We know from other writings that both he and Pierre had many mistresses and Jean had at least one daughter. There is much speculation about whatever became of him. Some say when things got too close in Galveston, he buried his gold, set Galveston on fire, and moved on to the Yucatan. Others say he moved to Illinois where he lived under another name and wrote a journal. I have read parts of the journal and, while it is exciting, I am pretty sure it is fiction.

So that is probably more than you wanted to know about my famous invented ancestor, but it has been fun writing about him. In fact, there is every reason to believe I'll be doing more of that—he's too good a character to waste.

Thanks for reading.

Wednesday, July 20, 2016

The Liebster Award: A Blog Challenge

The Liebster Award is given to anyone with a blog who wants to participate. Since C. Lee McKenzie tagged “anyone who wants to play” I'm taking her up on it. To play you have to thank the person who tagged you with a link to their blog, answer the questions, then pass the tag on. I'm going to pass it on to Susan Oleksiw as well as anyone else who wants to play. By the way, Lee will be an #AuthorLove guest on this blog in the near future.

  1. If you had only one good deed you could do in this world, what would that be?
    Promote tolerance. I am so appalled by people who are prejudiced against groups of individuals that they know nothing about. I'll never understand the need some people have to denigrate others when they don't even know them.
  2. What is one fictional character you'd like to be? How come?
    Minerva McGonagall because who wouldn't love to live at Hogwarts and do magic and teach lots of wonderful young people to be witches and wizards.
  3. What's your fondest memory from childhood?
    Mary Opelt's Woods. This was a large woods across the street from where we grew up that was named for an old woman who used to live there. To me and my friends it was the most magical place in the world. We knew every tree and rock and we played so many games and acted out stories. It will always be a part of me.
  4. Is there any story you wish you'd written? Which one?
    That's a hard question to answer. There are lots of stories I love but I don't think I could have written them. Probably I would just pick one that was made into a hugely successful movie rhat I made a lot of money on so I could worry less about selling books and spend more time writing them.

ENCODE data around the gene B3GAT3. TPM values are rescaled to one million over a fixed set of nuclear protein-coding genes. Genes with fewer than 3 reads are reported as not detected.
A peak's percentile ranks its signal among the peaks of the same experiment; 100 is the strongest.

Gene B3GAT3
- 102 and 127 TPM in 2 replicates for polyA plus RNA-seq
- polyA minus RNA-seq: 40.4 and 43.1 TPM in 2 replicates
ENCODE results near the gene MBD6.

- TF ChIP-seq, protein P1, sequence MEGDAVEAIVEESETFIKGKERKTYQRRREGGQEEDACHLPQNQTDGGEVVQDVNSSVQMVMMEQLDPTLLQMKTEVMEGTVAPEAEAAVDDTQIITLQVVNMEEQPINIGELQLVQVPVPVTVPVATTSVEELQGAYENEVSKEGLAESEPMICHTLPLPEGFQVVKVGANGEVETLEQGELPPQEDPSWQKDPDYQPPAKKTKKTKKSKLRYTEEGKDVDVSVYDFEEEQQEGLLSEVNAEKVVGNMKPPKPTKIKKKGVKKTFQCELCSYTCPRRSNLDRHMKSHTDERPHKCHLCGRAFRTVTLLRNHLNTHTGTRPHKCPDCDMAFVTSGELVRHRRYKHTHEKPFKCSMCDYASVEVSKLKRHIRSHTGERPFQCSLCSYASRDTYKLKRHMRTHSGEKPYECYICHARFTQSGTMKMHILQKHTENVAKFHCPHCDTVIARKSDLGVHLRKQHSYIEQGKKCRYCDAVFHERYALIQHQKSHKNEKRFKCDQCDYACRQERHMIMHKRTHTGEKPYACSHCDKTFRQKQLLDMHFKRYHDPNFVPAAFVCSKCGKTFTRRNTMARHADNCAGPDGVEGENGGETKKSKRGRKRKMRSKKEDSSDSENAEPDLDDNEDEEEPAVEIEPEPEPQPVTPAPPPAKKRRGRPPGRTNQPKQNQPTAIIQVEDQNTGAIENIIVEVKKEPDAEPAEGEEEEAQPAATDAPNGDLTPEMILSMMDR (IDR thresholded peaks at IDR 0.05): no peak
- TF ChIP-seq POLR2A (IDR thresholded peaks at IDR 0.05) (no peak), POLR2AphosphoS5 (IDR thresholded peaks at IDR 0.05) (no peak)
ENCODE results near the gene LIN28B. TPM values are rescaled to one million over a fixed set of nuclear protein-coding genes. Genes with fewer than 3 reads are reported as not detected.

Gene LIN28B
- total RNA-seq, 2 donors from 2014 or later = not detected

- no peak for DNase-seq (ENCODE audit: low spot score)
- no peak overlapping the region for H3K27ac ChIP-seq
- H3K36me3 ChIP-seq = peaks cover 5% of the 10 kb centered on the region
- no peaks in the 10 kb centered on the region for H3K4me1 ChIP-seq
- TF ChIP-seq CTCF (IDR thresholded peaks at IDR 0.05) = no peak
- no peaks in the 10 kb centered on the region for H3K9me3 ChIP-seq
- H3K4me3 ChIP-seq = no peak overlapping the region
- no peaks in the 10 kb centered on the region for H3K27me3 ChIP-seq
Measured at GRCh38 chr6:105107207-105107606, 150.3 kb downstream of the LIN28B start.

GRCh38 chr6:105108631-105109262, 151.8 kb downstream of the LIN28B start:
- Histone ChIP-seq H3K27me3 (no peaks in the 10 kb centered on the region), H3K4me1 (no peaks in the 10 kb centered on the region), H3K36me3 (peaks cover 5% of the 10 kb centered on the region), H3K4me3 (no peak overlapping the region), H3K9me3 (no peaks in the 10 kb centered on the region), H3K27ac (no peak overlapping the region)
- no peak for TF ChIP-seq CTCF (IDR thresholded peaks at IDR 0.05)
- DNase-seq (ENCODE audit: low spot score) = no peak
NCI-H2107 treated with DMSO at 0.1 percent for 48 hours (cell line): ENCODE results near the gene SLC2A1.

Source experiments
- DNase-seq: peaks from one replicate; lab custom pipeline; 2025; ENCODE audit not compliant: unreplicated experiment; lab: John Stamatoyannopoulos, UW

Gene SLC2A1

5. If you're a writer, what genre do you wish you could write, but just can't?
    I don't think there is one. I've never tried fantasy or sci-fi but don't really want to. I've tried erotica but it bores me so I guess that's all there is to that.
  6. Are you going to participate in the A to Z 2017? Why or why not?
    Probably. I had a really good time this year.
  7. What makes you happier than anything else in this world?
    Having a good writing day makes me happy. Being with people I love does, too. Listening to people tell stories from their lives is also a wonderful treat.
  8. What is the meaning of success to you?
    Having the freedom to do what you want without feeling like tou always should be doing something else.
  9. When you were in grade school, what did you want to be when you grew up?
    A spy and a nun.
  10. Is there anything you want to do, but are afraid to try?
    Not really. There was when I was young but by now I've done most of them.
  11. Please share a paragraph or two from your current WIP or your favorite quote.
    This is what I'm working on today:
A whirlwind of butterflies fluttered past the car door as Grace Winter parked and got out. She ducked to avoid them but couldn't help smiling. Charity Wilde, wearing jeans and a t-shirt splattered with dirt, knelt at the edge of the flower bed surrounding the sign for her family's motel and tavern. A rainbow of flowers swayed in the sunlight of the June afternoon as Charity pulled weeds and dumped them into a plastic bucket.

“So this is the famous butterfly garden,” Grace said, walking toward her. “It certainly seems to be attracting butterflies.”

“Hi, Doctor Grace.” Charity turned, shading her eyes, to look up at her. “Haven't you seen it before?”

“I noticed how lovely the flowers were, but I didn't know it was a butterfly garden until your father told me. He is so proud of you.”

Charity's face lit up like magic. If there was anything in the world she loved more than Boone, her father, Grace couldn't imagine what it would be. 

“It's very special. See, this is verbena and that's milkweed and over there are lilies and lantana. All of them are full of the kind of nectar that butterflies love. My dad said it would be nice if there was a garden along the deck he built out back, so when Lucius has time he's going to help me with it.” Lucius Wicket, Boone's closest friend, fellow bartender, and all around handyman, had been Charity's willing assistant in planting her garden. “I was reading about plants that are good for bees, too, but Dad said he didn't think that was a good idea so close to the hotel.” She sighed. “I guess he's right but bees are important. People don't realize it, but they're dying off and then what will we do?”

Saturday, July 16, 2016

The Legendary Howard Blackburn: Gloucester Hero

As I am writing this on Saturday, July 16, 2016, the Cape Ann Rowing Club's annual Blackburn Challenge is in progress. It is a grueling race that involves rowing or paddling small sea craft on a twenty mile course circumnavigating Cape Ann in the open sea. Many people who live in coastal communities have experience in open sea rowing but twenty miles around the island is not for the feint of heart.
Howard Blackburn